I think back to that now and of people from a generation or two ago who thought of Mickey Mantle, Willie Mays, Juan Marichal, or Sandy Koufax as their heroes and that there are stories about Koufax taking cortisone shots, but we didn’t publicize it back then.
When you think about this issue of steroids in baseball, it seems to be a real shame that little Timmy out there who is 12 years old has no heroes anymore because we’ve vilified all of them.

Now little Timmy says, “I want to be just like Manny”, but the media and these selfish writers and people tell him, “He cheats the game and he’s a bad person.” So what is he supposed to think, either “I hate this game and everybody who plays because they all cheat,” or “If I want to be as good as Albert Pujols or Big Papi, maybe I need an edge.”

Maybe rather than blaming the players we should look at what we’ve turned our national pastime into.
I know the press is supposed to inform the public of the truth, but do supreme courts, presidents, and the public really need to frustrate them selves over this when war, budget crisis, and union strikes are going on?

Editor-in-Chief: Heather Spellacy

Chief Copy-Editor: Natalie Cappetta

Sports Editor: Matt Steinbach

Violence Has Taken Rivalries Too Far

Rivalries are an integral part of sports, without them sports just couldn’t function. Fans need a villain to root against whether that villain is just an opposition of that particular game or a rival that your team has historically clashed with.  They make sports worth watching, besides athletic ability people want to watch teams beat up on each other. Rivalries like the Yankees-Redsox and Dodgers-Giants attract a lot of national attention for a reason; there is added intrigue for these games. Those games mean more to fans than just a win or loss. Bragging rights are on the line and for fans that is often more important than how a team performs during the season. Even if the Giants don’t make the playoffs, fans will get some satisfaction if they finish better than the Dodgers.

But fans often forget that rivalries are best served for the actual games not for fights in stands or in parking lots. Unfortunately fans taking rivalries too far happens more often than not. The latest example happened on MLB’s opening weekend when two Dodger fans attacked and critically injured Bryan Stow, a Giants fan, in the parking lot of Chavez Ravine. Stow has spent a week in the hospital in critical condition, just because he was sporting black and orange at a Dodgers game. Fans have a right to get cheer their team on passionately and even banter with a rival fan but there is no excuse for the type violence Stow endured.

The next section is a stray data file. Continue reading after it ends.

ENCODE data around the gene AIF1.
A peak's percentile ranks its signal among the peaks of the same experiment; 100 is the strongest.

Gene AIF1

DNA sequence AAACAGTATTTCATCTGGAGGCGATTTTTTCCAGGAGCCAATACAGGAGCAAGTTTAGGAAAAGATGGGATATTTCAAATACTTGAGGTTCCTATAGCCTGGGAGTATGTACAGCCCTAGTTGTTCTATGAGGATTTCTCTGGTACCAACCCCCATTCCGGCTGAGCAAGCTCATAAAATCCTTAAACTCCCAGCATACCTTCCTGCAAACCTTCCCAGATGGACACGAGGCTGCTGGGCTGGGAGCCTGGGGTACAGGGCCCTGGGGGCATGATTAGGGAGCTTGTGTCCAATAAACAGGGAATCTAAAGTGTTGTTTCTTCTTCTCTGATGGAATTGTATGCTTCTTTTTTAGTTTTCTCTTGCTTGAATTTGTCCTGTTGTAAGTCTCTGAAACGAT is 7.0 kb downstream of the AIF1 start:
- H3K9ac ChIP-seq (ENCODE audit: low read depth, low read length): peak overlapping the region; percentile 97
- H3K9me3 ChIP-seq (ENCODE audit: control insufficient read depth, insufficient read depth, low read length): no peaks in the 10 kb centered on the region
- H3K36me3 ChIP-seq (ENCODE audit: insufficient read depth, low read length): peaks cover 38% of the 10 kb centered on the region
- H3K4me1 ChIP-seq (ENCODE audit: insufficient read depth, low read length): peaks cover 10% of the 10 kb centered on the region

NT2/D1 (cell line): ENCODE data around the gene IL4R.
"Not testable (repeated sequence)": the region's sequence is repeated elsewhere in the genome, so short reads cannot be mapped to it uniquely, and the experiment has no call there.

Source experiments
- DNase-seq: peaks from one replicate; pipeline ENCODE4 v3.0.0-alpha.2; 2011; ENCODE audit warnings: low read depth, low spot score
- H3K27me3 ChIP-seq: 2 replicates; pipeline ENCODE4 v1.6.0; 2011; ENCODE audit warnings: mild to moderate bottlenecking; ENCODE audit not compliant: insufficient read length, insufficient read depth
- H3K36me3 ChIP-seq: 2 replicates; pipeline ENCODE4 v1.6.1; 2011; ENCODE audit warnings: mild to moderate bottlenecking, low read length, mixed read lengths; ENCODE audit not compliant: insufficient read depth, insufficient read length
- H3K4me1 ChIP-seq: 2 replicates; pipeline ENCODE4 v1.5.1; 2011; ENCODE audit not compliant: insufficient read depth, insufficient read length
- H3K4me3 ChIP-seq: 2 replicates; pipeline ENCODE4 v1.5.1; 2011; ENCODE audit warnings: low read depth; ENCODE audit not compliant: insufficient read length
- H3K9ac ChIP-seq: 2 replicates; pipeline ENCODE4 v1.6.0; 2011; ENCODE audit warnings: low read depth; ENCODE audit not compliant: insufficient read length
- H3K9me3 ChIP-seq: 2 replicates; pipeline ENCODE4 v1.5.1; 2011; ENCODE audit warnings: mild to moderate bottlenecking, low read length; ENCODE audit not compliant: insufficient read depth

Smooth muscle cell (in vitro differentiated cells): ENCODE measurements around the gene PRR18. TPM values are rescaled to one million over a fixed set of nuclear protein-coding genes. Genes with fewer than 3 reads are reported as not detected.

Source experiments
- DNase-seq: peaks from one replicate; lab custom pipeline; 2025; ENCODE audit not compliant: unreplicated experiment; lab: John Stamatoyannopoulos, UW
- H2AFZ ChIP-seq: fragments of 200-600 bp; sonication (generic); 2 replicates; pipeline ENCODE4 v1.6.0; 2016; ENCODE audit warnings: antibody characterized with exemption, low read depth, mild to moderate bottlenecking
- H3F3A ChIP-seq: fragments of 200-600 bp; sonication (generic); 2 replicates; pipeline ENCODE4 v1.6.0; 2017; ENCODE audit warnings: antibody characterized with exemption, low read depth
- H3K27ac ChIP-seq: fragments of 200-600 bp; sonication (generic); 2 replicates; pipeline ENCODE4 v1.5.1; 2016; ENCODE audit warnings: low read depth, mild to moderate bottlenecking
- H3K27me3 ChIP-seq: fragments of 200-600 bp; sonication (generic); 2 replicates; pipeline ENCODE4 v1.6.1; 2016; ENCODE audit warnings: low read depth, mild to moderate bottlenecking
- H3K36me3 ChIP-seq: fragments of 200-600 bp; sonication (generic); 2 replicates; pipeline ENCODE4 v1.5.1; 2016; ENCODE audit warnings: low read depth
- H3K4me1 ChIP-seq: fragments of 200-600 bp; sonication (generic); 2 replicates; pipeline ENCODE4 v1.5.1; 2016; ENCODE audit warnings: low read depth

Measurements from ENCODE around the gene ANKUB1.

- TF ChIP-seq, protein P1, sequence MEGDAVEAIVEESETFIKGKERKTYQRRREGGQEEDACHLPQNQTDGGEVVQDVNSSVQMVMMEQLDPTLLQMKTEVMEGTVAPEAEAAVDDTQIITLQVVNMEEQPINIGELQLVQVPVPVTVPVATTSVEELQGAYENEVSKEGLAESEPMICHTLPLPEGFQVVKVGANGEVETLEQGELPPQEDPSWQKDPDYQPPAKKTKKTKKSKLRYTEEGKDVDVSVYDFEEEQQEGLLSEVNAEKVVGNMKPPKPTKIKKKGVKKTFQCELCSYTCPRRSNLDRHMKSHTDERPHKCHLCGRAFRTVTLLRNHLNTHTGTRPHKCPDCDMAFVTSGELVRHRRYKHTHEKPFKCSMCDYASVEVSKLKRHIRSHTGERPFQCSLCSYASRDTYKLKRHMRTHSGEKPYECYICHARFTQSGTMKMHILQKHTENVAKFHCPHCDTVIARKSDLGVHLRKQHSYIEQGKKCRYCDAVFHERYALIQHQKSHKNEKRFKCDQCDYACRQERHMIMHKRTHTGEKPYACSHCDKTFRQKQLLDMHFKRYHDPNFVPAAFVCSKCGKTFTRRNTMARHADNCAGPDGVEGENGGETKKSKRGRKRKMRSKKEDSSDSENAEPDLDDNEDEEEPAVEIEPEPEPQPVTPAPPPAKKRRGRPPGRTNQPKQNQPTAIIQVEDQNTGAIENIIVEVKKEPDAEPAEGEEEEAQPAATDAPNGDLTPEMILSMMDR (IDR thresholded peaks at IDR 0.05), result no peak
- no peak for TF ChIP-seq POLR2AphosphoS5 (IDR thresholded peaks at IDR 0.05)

The Dodgers and Giants obviously have a heated rivalry that extends back to the days when both teams played in New York. If you ever go to a Giants-Dodgers game you can feel the hatred.  But for some reason violence is prevalent among the fan basis anytime the teams play. All it takes is some heckling and a few beers for violence to start. Just a few years ago a Giants fan was murdered outside Dodger Stadium following a game. That’s right, murdered. There should never be a point during a sports game when a fan thinks, let’s murder an opposing fan or let’s beat the crap out of this guy. It’s inexcusable and sick really. Sports aren’t life or death, although as fans we like to think of it that way. At the end of the day baseball is nothing more than a game, period. Someone’s life should never be taken away, especially because of baseball rivalry.

Dodger fans have really disgraced themselves with these actions, now they have the rep, as violent thugs that just want to start fights. Dodger fans shouldn’t be grouped together and labeled in such a way but unfortunately they will because a select group of fans doesn’t know how to act like normal fans. What ever happened to peacefully going to a game to eat a hotdog and watch your favorite team compete?

As a lifelong Dodger fan I’m disappointed in my fellow Dodger supporters, at least the ones that would think of acting out violently. Giants fans have even more of a reason to hate us, and who can blame them. At least the Dodger organization and the LAPD have took actions by offering a $50,000 reward for information about the suspect while they investigate the incident. Dodger Stadium has also beefed up its security and has vowed to have a large LAPD presence at the stadium and in the parking lot. But is this enough to end the violence? Ultimately it’s up to the fans to act responsibly.
It’s time to put an end to this violence. This rivalry has already been taken too far and it needs to stop before something terrible happens to another fan.  All this violence takes the fun out of rooting against a rival. Why would you want to go to a game and worry about getting beaten up from an opposing fan? Sports aren’t the time for fighting. Fans need to put their anger aside when opposing fans start “talking trash”, let the scoreboard and your mouth do the talking not your fists.